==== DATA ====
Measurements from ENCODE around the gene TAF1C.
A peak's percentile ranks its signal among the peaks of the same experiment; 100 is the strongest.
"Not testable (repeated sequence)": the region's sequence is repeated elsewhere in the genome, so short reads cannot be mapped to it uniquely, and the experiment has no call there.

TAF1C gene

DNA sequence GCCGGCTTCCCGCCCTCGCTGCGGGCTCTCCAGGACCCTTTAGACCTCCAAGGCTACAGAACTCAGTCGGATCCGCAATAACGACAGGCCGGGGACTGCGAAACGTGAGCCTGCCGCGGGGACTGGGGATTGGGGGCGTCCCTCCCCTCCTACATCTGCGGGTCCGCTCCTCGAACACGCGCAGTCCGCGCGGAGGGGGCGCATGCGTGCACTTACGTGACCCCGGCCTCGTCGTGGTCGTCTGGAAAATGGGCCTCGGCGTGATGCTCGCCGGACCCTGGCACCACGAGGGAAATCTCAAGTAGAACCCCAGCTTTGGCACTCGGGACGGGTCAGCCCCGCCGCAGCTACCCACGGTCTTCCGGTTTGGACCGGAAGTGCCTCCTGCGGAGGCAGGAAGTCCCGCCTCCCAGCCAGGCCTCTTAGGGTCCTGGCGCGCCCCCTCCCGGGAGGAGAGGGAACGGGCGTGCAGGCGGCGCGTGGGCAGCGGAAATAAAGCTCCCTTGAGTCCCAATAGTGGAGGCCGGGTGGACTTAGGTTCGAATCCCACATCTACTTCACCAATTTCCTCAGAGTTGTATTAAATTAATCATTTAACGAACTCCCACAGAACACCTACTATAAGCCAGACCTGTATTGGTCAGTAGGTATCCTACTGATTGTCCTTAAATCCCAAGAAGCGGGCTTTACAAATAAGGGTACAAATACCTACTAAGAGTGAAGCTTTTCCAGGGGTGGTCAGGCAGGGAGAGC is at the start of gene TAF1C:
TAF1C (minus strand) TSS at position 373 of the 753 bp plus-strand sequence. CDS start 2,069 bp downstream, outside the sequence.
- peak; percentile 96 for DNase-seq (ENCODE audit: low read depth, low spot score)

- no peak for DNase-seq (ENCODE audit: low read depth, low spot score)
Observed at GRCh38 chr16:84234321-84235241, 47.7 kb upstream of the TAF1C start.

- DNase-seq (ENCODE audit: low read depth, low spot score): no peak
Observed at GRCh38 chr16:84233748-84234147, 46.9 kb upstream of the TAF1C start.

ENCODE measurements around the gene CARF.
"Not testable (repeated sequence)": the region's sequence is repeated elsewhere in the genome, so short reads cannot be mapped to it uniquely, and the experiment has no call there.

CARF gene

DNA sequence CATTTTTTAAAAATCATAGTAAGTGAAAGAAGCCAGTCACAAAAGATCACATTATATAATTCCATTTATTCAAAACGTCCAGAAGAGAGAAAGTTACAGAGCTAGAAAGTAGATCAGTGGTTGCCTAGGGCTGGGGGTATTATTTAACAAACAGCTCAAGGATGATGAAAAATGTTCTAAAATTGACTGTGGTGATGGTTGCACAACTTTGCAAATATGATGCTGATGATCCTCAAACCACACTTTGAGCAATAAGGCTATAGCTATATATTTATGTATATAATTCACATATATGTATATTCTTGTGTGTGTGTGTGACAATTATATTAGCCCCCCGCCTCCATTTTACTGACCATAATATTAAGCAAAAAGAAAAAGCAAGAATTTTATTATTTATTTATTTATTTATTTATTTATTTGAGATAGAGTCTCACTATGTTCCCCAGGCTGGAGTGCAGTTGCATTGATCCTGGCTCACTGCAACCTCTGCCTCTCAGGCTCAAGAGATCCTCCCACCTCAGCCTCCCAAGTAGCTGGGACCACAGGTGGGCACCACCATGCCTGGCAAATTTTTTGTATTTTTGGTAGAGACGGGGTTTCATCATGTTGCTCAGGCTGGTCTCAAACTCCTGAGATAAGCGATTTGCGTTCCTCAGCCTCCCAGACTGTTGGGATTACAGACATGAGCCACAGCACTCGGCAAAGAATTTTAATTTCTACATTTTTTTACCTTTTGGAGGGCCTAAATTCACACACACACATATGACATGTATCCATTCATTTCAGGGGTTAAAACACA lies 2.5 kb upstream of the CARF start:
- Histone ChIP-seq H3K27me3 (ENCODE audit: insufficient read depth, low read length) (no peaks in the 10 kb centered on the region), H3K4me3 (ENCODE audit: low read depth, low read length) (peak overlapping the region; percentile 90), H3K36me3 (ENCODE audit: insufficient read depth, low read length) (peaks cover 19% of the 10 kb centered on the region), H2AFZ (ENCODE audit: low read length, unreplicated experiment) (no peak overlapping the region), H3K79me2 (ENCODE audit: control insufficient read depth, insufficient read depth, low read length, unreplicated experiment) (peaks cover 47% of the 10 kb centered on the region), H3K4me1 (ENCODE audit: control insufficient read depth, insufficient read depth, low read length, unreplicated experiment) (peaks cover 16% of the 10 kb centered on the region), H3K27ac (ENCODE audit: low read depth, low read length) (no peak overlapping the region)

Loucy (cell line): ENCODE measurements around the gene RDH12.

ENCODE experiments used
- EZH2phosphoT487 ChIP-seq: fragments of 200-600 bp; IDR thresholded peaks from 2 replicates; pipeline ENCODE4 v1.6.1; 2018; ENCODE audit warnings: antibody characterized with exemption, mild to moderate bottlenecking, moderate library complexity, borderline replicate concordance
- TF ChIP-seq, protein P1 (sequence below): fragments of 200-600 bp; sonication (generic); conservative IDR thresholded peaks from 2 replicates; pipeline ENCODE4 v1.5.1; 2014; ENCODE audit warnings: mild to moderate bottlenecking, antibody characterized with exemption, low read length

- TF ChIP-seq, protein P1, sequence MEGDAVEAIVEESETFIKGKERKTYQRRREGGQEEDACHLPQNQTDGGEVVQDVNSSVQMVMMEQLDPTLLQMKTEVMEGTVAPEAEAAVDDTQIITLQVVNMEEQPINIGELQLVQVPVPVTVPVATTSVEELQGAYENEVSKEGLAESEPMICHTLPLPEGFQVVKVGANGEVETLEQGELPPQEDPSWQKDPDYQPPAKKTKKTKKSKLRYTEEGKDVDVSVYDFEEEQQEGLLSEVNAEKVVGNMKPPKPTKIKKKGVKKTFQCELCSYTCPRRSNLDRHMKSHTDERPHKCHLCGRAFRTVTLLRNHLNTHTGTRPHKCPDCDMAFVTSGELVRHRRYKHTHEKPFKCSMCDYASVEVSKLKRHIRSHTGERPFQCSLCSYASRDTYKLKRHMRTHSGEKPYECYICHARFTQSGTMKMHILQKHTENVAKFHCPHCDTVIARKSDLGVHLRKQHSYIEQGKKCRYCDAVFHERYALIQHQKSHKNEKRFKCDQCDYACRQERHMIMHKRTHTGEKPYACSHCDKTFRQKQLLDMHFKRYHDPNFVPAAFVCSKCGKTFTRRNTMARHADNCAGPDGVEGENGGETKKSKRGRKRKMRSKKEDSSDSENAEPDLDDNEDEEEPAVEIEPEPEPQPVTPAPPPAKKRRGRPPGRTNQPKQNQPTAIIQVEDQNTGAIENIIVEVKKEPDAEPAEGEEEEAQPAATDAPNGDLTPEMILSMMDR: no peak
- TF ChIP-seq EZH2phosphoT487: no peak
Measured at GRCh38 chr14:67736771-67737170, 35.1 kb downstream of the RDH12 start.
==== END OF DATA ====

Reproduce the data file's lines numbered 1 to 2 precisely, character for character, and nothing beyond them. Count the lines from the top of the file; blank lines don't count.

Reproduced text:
Measurements from ENCODE around the gene TAF1C.
A peak's percentile ranks its signal among the peaks of the same experiment; 100 is the strongest.